This Mediterranean-style restaurant in the bowels of the Renaissance Grand caters almost exclusively to hotel guests, so the kitchen could try to get away with an uninspired menu and lazy preparations. But instead the food is excellent, whether it's a flaky and fatty striped sea bass or a lustful rack of lamb. A great place to eavesdrop on traveling businessmen or take an illicit lover on a date: Nobody you know will be there.
    Cheesecake Factory
    Cheesecake Factory is a national restaurant chain serving continental American and Italian cuisine. This location is connected to the St. Louis Galleria, with interior and exterior mall entrances.
    Chris' Pancake & Dining
    This homey south-city spot packs 'em in on weekend mornings, and with good reason: The breakfast items are out of this world. Fluffy three-egg omelets come stuffed with the usual suspects (ham, Cheddar cheese) and more exceptional ingredients (salsiccia, artichokes); heavenly pancakes (buttermilk or buckwheat) fairly flop over the sides of the plate. Come lunchtime Chris' offers a nice selection of sandwiches. This is good food served by good folks.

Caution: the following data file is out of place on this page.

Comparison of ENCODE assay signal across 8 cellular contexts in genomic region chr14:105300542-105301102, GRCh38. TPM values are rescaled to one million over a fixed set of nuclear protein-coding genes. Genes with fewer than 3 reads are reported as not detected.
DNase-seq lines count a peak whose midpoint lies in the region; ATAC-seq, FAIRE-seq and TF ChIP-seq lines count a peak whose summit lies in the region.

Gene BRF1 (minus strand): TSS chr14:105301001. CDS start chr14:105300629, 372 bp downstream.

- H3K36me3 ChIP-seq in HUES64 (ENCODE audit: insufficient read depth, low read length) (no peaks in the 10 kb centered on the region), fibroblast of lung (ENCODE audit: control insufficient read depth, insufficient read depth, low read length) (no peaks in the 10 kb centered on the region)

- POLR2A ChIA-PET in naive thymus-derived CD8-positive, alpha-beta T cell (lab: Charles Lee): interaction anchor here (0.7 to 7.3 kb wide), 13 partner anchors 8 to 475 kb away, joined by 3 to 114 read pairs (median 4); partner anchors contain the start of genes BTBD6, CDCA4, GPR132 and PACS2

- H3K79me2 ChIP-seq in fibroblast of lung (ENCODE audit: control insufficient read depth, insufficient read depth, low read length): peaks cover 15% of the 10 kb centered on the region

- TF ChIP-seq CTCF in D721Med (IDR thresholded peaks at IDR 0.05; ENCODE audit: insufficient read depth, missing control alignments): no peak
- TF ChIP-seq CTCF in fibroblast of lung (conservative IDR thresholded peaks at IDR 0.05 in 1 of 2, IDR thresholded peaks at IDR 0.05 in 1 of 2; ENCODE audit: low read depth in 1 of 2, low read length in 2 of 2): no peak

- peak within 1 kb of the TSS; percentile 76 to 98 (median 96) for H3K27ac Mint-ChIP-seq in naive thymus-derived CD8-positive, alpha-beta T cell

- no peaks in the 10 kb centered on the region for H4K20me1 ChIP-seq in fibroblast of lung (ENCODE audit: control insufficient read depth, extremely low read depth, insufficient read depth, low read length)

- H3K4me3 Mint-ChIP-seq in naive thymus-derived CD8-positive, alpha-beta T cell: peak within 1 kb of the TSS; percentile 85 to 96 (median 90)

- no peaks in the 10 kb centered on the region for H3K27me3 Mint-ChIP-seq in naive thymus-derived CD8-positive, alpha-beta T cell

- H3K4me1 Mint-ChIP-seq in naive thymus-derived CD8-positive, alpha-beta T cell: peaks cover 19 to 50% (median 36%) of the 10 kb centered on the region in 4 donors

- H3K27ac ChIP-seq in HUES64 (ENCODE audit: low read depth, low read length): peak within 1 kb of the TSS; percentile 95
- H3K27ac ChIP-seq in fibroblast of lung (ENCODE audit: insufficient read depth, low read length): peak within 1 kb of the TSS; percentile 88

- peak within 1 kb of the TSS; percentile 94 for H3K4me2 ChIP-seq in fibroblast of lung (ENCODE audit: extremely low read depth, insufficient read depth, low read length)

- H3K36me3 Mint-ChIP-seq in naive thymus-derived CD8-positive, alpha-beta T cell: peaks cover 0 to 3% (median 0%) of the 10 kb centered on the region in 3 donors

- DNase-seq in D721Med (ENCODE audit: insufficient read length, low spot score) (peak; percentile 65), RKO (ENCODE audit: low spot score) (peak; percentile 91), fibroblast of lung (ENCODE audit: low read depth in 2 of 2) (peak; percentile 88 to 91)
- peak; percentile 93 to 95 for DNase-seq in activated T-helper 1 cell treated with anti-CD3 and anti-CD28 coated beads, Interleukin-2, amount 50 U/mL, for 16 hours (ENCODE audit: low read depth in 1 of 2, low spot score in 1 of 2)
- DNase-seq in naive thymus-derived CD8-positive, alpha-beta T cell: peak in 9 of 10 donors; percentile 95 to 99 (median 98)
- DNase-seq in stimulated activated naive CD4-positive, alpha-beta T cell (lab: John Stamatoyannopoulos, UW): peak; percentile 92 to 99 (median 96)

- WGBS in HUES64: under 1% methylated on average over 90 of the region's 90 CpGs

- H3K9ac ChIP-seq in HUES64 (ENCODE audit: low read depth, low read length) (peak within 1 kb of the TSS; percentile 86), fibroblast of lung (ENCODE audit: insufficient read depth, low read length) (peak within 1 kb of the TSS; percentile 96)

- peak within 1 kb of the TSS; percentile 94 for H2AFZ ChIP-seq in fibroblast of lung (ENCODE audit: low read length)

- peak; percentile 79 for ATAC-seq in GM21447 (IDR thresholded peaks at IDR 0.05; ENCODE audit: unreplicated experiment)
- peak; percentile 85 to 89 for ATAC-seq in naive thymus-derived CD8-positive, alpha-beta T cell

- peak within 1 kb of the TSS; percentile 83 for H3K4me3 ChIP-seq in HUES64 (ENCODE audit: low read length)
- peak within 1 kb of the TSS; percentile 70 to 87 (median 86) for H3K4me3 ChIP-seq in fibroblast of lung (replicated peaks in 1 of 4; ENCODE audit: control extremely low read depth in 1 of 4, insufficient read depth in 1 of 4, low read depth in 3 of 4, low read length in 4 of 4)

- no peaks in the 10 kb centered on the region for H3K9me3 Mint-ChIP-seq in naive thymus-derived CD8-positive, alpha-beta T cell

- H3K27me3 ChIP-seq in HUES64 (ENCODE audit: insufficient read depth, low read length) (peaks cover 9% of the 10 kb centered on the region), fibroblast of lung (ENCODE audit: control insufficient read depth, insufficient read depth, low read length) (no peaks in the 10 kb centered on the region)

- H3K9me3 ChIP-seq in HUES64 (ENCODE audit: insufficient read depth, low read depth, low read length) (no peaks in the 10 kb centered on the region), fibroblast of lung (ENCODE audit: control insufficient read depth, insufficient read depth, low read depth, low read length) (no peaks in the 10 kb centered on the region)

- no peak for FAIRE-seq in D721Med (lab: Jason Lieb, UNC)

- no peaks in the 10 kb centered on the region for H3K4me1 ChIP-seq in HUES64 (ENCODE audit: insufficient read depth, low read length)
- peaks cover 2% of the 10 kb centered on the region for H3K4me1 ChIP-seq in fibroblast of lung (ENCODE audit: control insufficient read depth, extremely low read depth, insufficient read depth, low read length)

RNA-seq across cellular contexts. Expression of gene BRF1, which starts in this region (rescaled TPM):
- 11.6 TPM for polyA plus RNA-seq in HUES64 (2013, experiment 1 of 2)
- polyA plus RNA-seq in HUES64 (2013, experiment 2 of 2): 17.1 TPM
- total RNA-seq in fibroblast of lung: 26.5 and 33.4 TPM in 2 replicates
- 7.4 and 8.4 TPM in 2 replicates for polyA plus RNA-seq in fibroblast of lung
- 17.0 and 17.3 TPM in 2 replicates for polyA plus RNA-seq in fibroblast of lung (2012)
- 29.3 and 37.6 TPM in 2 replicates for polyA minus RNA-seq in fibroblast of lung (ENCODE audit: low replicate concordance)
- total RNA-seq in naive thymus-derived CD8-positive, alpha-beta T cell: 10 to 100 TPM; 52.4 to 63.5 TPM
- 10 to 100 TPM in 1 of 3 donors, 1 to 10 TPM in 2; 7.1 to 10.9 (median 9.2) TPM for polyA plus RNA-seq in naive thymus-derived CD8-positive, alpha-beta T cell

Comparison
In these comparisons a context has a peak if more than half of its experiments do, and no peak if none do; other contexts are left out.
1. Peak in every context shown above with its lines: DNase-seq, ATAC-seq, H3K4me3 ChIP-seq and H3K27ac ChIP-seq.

City Coffeehouse & Crêperie
    In France crêpes are street food, but in Clayton they get the upper-crust treatment at this cute, bustling breakfast-and-lunch spot. The crêperie is particularly popular with female baby-boomer townsfolk in search of a quick, relatively cheap bite. And who can blame them? Nearly twenty varieties of sweet and savory crêpes (ultra-thin, ultra-light pancakes with an eggy-sweet flavor) come stuffed with endless, gourmet-quality combinations of roasted vegetables, Havarti cheese, mesquite-grilled chicken, creamed spinach, pineapple, smoked salmon, jams, bananas or classic Nutella. Soups, salads, sandwiches, quiches and Belgian waffles are available, but you don't go to Ted Drewes for frozen yogurt, do you?

Best Things to Do In St. Louis